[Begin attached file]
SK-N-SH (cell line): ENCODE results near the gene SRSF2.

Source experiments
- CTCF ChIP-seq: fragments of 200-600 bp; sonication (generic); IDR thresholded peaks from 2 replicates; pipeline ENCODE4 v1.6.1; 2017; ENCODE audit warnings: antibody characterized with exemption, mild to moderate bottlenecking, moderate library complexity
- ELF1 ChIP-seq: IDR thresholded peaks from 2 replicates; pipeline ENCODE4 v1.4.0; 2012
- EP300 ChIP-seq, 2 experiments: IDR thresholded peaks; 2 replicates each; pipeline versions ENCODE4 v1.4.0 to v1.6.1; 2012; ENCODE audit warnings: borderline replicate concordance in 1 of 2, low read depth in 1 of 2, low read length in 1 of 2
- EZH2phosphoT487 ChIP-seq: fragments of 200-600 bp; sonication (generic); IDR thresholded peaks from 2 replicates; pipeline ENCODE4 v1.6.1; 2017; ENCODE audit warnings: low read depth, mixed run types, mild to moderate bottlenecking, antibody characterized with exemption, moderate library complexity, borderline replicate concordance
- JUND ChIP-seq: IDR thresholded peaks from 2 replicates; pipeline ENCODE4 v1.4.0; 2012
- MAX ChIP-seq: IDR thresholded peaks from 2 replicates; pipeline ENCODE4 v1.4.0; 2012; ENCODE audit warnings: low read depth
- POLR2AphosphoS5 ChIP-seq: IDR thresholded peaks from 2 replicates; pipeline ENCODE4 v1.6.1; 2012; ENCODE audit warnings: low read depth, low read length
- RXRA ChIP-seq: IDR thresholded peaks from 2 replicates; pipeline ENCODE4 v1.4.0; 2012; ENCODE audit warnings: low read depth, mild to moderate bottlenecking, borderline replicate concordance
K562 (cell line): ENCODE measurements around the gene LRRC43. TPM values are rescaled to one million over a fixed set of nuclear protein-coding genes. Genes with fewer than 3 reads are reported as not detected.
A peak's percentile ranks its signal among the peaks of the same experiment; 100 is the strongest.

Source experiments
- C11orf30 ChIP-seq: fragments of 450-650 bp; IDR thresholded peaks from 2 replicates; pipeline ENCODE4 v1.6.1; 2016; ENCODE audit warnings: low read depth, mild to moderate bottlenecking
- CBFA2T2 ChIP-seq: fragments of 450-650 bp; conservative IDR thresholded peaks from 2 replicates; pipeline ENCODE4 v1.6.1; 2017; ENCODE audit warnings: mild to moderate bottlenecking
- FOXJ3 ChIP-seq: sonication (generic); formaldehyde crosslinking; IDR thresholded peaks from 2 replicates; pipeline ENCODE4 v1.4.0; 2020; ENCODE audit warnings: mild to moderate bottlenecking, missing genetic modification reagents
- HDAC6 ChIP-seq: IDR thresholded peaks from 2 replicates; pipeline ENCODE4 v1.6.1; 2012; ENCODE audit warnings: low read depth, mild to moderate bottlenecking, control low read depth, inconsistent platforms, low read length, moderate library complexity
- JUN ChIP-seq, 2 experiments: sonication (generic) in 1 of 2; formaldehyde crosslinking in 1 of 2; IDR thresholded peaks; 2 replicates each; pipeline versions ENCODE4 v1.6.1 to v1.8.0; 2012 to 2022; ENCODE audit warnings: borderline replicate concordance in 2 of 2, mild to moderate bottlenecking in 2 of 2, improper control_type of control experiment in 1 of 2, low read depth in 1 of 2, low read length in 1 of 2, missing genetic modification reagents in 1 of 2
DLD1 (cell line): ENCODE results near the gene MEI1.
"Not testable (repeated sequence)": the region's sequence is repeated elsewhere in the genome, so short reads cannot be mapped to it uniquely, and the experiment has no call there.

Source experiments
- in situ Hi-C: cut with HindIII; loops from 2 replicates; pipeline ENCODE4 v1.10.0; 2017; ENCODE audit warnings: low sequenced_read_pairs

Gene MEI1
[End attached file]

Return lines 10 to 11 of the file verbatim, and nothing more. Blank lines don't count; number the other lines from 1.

- RXRA ChIP-seq: IDR thresholded peaks from 2 replicates; pipeline ENCODE4 v1.4.0; 2012; ENCODE audit warnings: low read depth, mild to moderate bottlenecking, borderline replicate concordance
K562 (cell line): ENCODE measurements around the gene LRRC43. TPM values are rescaled to one million over a fixed set of nuclear protein-coding genes. Genes with fewer than 3 reads are reported as not detected.